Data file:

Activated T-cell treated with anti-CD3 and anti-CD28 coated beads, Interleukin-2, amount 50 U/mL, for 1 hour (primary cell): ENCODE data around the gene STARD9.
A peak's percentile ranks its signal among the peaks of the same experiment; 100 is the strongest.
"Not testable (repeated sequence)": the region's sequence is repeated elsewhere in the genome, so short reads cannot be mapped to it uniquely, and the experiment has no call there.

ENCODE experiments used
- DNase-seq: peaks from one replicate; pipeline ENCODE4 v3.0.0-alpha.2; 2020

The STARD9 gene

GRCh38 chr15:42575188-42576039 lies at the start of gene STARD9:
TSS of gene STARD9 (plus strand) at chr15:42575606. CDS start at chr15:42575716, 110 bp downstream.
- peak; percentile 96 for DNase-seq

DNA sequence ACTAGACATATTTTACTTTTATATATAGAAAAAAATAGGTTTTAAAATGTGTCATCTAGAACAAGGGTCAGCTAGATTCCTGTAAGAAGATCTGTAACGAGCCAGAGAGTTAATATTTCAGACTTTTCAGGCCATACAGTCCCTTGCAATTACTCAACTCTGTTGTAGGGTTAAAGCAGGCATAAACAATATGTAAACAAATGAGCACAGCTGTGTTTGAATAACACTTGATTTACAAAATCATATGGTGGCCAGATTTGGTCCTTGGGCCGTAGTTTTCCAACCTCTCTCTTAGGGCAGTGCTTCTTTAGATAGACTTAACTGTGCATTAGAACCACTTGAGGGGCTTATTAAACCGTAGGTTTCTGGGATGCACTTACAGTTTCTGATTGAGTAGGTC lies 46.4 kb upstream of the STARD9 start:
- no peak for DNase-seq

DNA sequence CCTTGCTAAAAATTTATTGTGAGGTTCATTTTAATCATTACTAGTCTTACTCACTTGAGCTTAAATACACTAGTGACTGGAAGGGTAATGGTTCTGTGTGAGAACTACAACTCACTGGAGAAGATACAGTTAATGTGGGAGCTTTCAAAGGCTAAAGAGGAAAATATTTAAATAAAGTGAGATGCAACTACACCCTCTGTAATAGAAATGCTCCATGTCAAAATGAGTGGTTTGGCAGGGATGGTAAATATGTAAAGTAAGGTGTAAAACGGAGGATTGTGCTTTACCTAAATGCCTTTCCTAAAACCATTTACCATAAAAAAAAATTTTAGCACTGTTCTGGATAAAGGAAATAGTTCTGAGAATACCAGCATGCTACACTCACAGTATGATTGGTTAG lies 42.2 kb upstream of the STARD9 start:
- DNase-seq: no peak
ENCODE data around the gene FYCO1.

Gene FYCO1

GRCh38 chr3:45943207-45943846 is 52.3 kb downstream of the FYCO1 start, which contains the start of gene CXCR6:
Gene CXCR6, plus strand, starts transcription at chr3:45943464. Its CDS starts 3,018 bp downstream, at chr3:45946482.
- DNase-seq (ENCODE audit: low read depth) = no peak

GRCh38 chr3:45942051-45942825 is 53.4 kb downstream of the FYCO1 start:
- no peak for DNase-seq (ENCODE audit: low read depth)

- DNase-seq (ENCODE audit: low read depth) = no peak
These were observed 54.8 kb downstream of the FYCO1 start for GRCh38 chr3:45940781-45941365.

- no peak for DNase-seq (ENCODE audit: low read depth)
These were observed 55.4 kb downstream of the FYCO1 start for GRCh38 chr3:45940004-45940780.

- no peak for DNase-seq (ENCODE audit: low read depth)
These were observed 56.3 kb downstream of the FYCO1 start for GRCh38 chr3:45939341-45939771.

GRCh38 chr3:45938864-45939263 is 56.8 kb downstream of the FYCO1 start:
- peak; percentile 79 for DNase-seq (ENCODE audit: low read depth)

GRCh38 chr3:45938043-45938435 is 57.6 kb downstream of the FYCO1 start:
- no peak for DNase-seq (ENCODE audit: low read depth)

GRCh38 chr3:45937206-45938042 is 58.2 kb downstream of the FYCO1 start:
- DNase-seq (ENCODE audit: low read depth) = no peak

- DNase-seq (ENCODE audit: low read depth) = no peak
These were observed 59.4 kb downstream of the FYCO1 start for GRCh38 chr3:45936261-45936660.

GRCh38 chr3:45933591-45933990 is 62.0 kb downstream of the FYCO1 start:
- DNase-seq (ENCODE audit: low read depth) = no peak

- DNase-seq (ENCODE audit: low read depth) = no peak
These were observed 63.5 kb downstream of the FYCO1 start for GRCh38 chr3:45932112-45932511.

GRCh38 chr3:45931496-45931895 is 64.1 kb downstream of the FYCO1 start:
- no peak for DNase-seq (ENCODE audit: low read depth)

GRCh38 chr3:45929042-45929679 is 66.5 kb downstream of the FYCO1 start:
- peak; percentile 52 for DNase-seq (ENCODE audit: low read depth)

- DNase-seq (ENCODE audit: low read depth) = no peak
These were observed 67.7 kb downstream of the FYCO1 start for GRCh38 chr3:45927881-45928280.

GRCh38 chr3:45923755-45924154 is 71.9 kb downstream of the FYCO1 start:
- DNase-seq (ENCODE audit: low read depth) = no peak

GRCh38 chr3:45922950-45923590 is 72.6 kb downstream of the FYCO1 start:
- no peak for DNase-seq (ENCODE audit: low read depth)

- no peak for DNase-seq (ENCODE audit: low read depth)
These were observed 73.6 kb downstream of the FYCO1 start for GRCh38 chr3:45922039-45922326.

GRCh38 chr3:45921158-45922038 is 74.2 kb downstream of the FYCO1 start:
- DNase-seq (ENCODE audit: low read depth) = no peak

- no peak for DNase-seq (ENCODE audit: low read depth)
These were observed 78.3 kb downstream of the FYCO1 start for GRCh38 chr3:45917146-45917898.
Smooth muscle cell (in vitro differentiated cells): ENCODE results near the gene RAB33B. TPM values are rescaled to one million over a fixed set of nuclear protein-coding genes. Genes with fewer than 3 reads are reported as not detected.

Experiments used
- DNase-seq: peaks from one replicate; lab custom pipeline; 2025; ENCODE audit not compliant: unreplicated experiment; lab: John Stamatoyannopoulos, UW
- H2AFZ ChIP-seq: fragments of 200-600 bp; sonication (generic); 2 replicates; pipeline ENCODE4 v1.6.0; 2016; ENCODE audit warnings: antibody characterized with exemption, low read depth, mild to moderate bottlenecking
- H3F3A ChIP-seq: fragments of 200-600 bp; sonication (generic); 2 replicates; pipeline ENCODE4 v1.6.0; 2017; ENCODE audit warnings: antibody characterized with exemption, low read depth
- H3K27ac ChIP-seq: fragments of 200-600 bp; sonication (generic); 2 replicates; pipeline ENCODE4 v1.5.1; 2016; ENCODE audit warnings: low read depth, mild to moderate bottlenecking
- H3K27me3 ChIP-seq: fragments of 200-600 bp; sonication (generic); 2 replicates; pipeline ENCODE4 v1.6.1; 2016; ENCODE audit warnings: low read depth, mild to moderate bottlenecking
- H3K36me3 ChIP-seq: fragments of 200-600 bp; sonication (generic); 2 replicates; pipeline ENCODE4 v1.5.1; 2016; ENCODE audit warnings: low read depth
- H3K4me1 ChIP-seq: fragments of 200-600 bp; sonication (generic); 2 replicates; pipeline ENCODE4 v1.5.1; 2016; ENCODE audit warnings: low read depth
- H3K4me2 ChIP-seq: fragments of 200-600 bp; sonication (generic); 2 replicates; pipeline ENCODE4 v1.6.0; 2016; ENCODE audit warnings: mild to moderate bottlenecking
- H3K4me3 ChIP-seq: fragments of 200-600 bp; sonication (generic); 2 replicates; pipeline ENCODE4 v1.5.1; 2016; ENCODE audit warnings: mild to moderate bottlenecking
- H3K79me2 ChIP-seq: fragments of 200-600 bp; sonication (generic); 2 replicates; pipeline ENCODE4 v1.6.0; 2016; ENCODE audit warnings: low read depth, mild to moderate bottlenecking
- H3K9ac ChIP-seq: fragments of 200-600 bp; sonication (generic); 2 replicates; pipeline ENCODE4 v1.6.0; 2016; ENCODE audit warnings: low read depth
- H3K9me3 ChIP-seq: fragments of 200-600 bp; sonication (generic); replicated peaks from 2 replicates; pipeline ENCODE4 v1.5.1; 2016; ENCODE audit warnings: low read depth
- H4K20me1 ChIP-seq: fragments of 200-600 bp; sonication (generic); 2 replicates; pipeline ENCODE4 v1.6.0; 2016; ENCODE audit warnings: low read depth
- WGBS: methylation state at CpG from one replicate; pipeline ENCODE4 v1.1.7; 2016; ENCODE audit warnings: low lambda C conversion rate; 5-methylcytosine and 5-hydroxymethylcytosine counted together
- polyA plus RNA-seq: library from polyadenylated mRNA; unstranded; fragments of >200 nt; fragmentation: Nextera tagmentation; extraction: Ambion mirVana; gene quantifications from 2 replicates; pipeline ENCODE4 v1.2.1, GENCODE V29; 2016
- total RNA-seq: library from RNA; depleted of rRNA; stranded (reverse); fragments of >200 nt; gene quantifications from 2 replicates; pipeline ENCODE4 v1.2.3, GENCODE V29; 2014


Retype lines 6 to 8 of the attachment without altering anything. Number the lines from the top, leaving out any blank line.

The STARD9 gene

GRCh38 chr15:42575188-42576039 lies at the start of gene STARD9:
TSS of gene STARD9 (plus strand) at chr15:42575606. CDS start at chr15:42575716, 110 bp downstream.